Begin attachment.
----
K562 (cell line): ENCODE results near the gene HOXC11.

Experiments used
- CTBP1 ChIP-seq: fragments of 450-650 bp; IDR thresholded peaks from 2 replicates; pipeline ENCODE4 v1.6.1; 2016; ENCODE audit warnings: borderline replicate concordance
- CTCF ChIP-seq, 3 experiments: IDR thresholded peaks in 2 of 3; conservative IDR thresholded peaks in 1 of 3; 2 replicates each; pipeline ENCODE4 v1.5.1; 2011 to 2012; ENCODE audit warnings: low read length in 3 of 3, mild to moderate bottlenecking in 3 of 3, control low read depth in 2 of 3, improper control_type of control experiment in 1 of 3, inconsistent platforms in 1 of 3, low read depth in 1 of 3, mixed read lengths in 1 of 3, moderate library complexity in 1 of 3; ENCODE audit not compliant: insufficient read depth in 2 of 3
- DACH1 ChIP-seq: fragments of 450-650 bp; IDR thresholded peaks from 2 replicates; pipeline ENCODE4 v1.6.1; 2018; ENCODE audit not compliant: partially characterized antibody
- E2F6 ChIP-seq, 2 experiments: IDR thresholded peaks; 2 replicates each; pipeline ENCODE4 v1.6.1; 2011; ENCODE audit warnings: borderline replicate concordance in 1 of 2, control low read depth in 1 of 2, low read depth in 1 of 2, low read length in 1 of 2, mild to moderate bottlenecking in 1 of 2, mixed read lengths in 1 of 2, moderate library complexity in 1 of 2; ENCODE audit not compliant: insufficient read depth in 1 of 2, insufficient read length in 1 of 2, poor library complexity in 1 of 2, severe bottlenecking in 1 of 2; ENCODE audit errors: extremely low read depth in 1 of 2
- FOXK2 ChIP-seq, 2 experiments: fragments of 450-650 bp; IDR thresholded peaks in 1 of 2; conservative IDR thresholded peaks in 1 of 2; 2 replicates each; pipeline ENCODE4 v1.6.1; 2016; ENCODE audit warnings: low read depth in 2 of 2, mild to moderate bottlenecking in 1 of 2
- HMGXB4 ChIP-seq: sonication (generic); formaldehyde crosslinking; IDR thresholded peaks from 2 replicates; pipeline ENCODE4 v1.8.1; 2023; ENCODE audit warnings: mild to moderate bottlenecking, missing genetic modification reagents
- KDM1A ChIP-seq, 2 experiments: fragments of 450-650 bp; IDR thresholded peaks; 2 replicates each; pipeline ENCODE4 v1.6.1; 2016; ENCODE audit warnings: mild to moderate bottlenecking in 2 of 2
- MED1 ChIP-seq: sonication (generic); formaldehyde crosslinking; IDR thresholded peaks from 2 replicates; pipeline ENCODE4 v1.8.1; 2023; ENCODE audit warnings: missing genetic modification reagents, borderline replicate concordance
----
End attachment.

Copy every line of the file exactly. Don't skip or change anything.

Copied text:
K562 (cell line): ENCODE results near the gene HOXC11.

Experiments used
- CTBP1 ChIP-seq: fragments of 450-650 bp; IDR thresholded peaks from 2 replicates; pipeline ENCODE4 v1.6.1; 2016; ENCODE audit warnings: borderline replicate concordance
- CTCF ChIP-seq, 3 experiments: IDR thresholded peaks in 2 of 3; conservative IDR thresholded peaks in 1 of 3; 2 replicates each; pipeline ENCODE4 v1.5.1; 2011 to 2012; ENCODE audit warnings: low read length in 3 of 3, mild to moderate bottlenecking in 3 of 3, control low read depth in 2 of 3, improper control_type of control experiment in 1 of 3, inconsistent platforms in 1 of 3, low read depth in 1 of 3, mixed read lengths in 1 of 3, moderate library complexity in 1 of 3; ENCODE audit not compliant: insufficient read depth in 2 of 3
- DACH1 ChIP-seq: fragments of 450-650 bp; IDR thresholded peaks from 2 replicates; pipeline ENCODE4 v1.6.1; 2018; ENCODE audit not compliant: partially characterized antibody
- E2F6 ChIP-seq, 2 experiments: IDR thresholded peaks; 2 replicates each; pipeline ENCODE4 v1.6.1; 2011; ENCODE audit warnings: borderline replicate concordance in 1 of 2, control low read depth in 1 of 2, low read depth in 1 of 2, low read length in 1 of 2, mild to moderate bottlenecking in 1 of 2, mixed read lengths in 1 of 2, moderate library complexity in 1 of 2; ENCODE audit not compliant: insufficient read depth in 1 of 2, insufficient read length in 1 of 2, poor library complexity in 1 of 2, severe bottlenecking in 1 of 2; ENCODE audit errors: extremely low read depth in 1 of 2
- FOXK2 ChIP-seq, 2 experiments: fragments of 450-650 bp; IDR thresholded peaks in 1 of 2; conservative IDR thresholded peaks in 1 of 2; 2 replicates each; pipeline ENCODE4 v1.6.1; 2016; ENCODE audit warnings: low read depth in 2 of 2, mild to moderate bottlenecking in 1 of 2
- HMGXB4 ChIP-seq: sonication (generic); formaldehyde crosslinking; IDR thresholded peaks from 2 replicates; pipeline ENCODE4 v1.8.1; 2023; ENCODE audit warnings: mild to moderate bottlenecking, missing genetic modification reagents
- KDM1A ChIP-seq, 2 experiments: fragments of 450-650 bp; IDR thresholded peaks; 2 replicates each; pipeline ENCODE4 v1.6.1; 2016; ENCODE audit warnings: mild to moderate bottlenecking in 2 of 2
- MED1 ChIP-seq: sonication (generic); formaldehyde crosslinking; IDR thresholded peaks from 2 replicates; pipeline ENCODE4 v1.8.1; 2023; ENCODE audit warnings: missing genetic modification reagents, borderline replicate concordance